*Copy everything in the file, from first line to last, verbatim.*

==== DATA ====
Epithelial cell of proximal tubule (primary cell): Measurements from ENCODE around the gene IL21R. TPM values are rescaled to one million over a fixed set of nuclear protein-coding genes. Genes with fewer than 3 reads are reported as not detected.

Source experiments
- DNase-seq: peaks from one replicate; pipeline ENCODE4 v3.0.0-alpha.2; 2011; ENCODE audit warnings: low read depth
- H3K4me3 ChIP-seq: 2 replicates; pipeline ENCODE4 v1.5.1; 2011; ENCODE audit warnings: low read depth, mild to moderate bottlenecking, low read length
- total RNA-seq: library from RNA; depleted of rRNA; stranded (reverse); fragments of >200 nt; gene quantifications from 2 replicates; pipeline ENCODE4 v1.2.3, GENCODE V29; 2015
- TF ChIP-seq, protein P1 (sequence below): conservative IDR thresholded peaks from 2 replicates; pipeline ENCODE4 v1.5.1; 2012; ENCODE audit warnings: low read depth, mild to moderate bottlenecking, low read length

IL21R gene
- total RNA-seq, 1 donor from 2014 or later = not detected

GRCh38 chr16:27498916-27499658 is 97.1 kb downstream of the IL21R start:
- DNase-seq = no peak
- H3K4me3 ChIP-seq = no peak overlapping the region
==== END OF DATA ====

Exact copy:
Epithelial cell of proximal tubule (primary cell): Measurements from ENCODE around the gene IL21R. TPM values are rescaled to one million over a fixed set of nuclear protein-coding genes. Genes with fewer than 3 reads are reported as not detected.

Source experiments
- DNase-seq: peaks from one replicate; pipeline ENCODE4 v3.0.0-alpha.2; 2011; ENCODE audit warnings: low read depth
- H3K4me3 ChIP-seq: 2 replicates; pipeline ENCODE4 v1.5.1; 2011; ENCODE audit warnings: low read depth, mild to moderate bottlenecking, low read length
- total RNA-seq: library from RNA; depleted of rRNA; stranded (reverse); fragments of >200 nt; gene quantifications from 2 replicates; pipeline ENCODE4 v1.2.3, GENCODE V29; 2015
- TF ChIP-seq, protein P1 (sequence below): conservative IDR thresholded peaks from 2 replicates; pipeline ENCODE4 v1.5.1; 2012; ENCODE audit warnings: low read depth, mild to moderate bottlenecking, low read length

IL21R gene
- total RNA-seq, 1 donor from 2014 or later = not detected

GRCh38 chr16:27498916-27499658 is 97.1 kb downstream of the IL21R start:
- DNase-seq = no peak
- H3K4me3 ChIP-seq = no peak overlapping the region